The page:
Elements of Disbelief: A Case Study of 9/11 Truthers and the Persistence of Misinformation in the Digital Age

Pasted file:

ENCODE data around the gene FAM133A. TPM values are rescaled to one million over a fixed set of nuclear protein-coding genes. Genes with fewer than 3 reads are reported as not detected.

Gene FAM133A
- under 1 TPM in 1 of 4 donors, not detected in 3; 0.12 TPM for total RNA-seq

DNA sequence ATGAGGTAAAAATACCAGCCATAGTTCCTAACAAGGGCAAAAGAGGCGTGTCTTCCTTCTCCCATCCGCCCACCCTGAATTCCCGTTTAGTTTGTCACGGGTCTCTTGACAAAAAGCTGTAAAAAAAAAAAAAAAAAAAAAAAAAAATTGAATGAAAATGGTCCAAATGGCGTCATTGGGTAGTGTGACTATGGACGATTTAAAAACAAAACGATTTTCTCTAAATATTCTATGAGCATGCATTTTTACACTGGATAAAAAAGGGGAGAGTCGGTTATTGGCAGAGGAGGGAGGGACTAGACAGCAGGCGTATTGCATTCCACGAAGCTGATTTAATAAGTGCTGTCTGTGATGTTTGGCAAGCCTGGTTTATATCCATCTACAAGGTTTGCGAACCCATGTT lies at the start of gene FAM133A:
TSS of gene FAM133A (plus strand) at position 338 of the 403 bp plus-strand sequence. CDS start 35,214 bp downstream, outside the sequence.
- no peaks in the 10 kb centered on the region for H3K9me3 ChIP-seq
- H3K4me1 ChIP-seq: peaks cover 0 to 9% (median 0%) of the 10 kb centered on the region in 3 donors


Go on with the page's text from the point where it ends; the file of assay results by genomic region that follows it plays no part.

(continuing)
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This thesis examines the essential question: "Do facts matter?" By analyzing the persistence of false beliefs surrounding the September 11, 2001 attack on the Pentagon and the resiliency of alternative counterfactual narratives, this thesis attempts to bring about a better understanding of why myths and misinformation persist so long after clear evidence and common sense would seem to discredit them. The perspective includes the author's personal experience as inadvertent grist for the mill of conspiracy theorists, those who call themselves "9/11 truthers." While it has certainly always been the case that false beliefs can become commonly held misconceptions, this thesis will argue that the Internet has served as a "force-multiplier," giving some nonsensical beliefs virtual eternal life. But the Internet also can, and often does, serve a corrective function, through crowd-sourcing and fact-checking. Still, the question of the efficacy and persuasiveness of fact-based reporting is paramount if one believes a healthy and functioning democracy depends on a well-informed citizenry, and that journalists play a vital, sometimes unique, role in informing the public.